Ontario Construction News staff writer
According to its first Sustainability Report, the City of Kitchener has reduced greenhouse gas emissions by 27 per cent since 2010. The report highlights the successes of Kitchener’s sustainability efforts as it works to implement its Corporate Climate Action Plan and achieve an absolute greenhouse gas reduction of eight per cent from 2016 levels.
Highlights from the report include:
- Nearly 3,100 tonnes of CO2 equivalent emissions saved since 2010
- 3,719 megawatt hours of electricity saved since 2010
- 10 million litres of water saved since 2018
- 53 energy audits completed at City facilities like arenas, pool, and community centres
“Strong action from communities across the world is absolutely critical to meet the emission targets laid out in the Paris Agreement,” said Kitchener Mayor Berry Vrbanovic. “The release of the 2019 Sustainability Report is an opportunity to celebrate our considerable progress to date, but also to reflect on how much still needs to be done to ensure we can be proud of the legacy we are leaving for the Kitchener residents who will inherit the world we leave behind.”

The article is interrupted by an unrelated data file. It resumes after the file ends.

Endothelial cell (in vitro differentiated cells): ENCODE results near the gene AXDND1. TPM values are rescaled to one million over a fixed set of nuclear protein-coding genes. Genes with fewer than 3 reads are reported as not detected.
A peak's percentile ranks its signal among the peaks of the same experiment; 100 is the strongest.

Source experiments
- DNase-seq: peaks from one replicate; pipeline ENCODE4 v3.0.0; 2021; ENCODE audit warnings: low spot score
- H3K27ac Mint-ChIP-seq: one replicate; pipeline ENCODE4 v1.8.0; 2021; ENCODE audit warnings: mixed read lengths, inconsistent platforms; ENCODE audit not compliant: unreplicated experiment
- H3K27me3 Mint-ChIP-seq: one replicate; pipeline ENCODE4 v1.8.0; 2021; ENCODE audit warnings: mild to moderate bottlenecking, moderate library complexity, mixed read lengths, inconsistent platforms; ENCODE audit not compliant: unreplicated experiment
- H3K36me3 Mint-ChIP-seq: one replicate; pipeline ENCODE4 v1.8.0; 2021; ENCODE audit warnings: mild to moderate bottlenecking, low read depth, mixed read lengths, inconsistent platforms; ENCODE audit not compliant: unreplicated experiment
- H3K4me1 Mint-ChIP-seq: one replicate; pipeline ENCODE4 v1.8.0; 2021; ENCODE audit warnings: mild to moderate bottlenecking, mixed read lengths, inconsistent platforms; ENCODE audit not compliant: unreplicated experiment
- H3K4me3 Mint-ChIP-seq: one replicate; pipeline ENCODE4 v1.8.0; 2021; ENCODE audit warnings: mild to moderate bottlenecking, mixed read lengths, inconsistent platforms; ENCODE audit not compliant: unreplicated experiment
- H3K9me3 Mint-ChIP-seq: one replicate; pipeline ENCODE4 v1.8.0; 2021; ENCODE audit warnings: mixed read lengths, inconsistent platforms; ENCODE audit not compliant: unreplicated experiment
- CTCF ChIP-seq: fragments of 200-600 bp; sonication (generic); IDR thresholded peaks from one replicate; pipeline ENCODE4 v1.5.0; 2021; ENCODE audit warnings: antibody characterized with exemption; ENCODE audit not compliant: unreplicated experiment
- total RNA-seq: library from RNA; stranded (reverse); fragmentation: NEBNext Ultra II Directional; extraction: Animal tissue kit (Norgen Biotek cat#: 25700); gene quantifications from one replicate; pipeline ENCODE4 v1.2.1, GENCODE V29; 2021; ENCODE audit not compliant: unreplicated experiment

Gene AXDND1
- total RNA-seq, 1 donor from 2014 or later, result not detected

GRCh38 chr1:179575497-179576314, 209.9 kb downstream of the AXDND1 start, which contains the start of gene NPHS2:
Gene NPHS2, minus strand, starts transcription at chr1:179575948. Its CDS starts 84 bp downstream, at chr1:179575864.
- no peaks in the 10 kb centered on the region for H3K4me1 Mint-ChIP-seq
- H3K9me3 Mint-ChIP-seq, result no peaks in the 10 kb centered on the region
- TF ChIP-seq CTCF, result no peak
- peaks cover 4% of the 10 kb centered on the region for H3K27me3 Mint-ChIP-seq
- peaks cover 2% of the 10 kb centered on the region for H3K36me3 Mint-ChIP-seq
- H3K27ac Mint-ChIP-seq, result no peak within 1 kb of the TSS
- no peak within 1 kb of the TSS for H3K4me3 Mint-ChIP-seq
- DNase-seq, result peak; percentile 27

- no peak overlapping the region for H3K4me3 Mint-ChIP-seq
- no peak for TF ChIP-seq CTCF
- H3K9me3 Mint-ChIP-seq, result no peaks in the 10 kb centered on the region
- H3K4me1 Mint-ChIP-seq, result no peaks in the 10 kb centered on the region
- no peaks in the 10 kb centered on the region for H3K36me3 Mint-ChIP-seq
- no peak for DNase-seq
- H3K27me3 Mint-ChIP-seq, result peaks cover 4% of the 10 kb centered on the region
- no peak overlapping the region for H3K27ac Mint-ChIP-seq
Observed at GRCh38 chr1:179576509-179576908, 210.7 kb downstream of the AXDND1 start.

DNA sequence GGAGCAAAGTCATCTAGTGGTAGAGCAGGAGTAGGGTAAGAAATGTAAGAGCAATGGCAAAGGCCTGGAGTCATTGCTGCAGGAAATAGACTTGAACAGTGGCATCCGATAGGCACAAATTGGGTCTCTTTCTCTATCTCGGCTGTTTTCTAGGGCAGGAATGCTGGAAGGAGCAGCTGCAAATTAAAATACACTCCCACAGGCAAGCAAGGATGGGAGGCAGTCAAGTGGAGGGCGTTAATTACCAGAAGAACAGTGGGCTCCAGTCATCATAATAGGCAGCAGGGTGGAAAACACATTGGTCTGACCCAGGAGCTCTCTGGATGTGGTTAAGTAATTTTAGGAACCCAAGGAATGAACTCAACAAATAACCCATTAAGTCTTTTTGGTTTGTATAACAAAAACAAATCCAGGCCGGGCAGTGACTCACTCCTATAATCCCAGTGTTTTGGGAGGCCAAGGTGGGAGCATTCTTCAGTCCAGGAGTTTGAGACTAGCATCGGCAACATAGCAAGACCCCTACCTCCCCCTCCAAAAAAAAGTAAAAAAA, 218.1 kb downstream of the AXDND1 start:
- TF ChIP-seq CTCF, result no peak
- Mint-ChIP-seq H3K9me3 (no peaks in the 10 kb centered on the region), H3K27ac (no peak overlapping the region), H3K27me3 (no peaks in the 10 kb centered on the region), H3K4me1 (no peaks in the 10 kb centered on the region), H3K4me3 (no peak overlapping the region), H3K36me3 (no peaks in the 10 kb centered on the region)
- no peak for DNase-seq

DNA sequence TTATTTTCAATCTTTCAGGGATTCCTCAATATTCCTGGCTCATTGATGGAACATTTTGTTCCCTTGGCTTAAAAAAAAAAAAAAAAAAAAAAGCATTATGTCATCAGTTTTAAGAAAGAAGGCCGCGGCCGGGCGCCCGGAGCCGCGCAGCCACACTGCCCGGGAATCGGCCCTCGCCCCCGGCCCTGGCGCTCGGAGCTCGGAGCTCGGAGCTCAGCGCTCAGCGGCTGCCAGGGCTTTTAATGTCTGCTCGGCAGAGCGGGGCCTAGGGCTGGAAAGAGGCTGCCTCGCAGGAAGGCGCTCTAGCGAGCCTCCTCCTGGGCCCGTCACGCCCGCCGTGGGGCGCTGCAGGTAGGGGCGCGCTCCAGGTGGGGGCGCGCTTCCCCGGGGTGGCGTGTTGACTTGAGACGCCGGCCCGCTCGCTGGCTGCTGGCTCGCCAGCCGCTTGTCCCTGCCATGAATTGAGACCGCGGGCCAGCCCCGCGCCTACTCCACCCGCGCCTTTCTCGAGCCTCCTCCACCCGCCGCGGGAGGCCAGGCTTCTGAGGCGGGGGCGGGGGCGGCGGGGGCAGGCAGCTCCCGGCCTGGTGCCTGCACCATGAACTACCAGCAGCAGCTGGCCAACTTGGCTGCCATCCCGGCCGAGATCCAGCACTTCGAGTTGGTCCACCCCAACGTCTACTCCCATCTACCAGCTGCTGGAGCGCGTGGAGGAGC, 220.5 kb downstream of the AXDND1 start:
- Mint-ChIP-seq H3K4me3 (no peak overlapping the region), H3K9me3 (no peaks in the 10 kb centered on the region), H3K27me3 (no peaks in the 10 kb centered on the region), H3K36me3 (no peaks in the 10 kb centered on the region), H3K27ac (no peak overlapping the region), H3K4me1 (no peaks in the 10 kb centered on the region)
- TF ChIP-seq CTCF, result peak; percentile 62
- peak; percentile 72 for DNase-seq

Recent public consultations on the city’s strategic and budgetary priorities have consistently shown that Kitchener residents support strong climate action.
As the result of this feedback, environmental leadership was identified as one of the City’s five strategic goals, and many recommendations from the Corporate Climate Action Plan were incorporated in the City’s 2020 budget.
These investments include building upgrades to reduce energy use and a faster transition to sustainable energy sources for our vehicle fleet.
“In many ways, the city’s climate action is a microcosm for global efforts to combat climate change,” said City of Kitchener Sustainability Officer Claire Bennett.
“The road to sustainability is a journey of a thousand steps, and we’ve been working with staff from every department to audit and assess opportunities. With this detailed information, we understand our potential for energy and greenhouse gas reduction.”
With the Energy Efficiency Reserve Fund, operating savings are re-invested into other efficiency projects. Having a strong climate action plan has positioned Kitchener to realize significant cost savings as well as be prepared for grant opportunities.
The report also outlines the next steps in combating climate change.
One significant area of focus will be improvements to the city’s stormwater infrastructure, as an increased risk of flooding is one of the main local impacts of climate change. The federal government has partnered with the City in these efforts through $50 million in disaster mitigation and adaptation funding awarded in May 2019.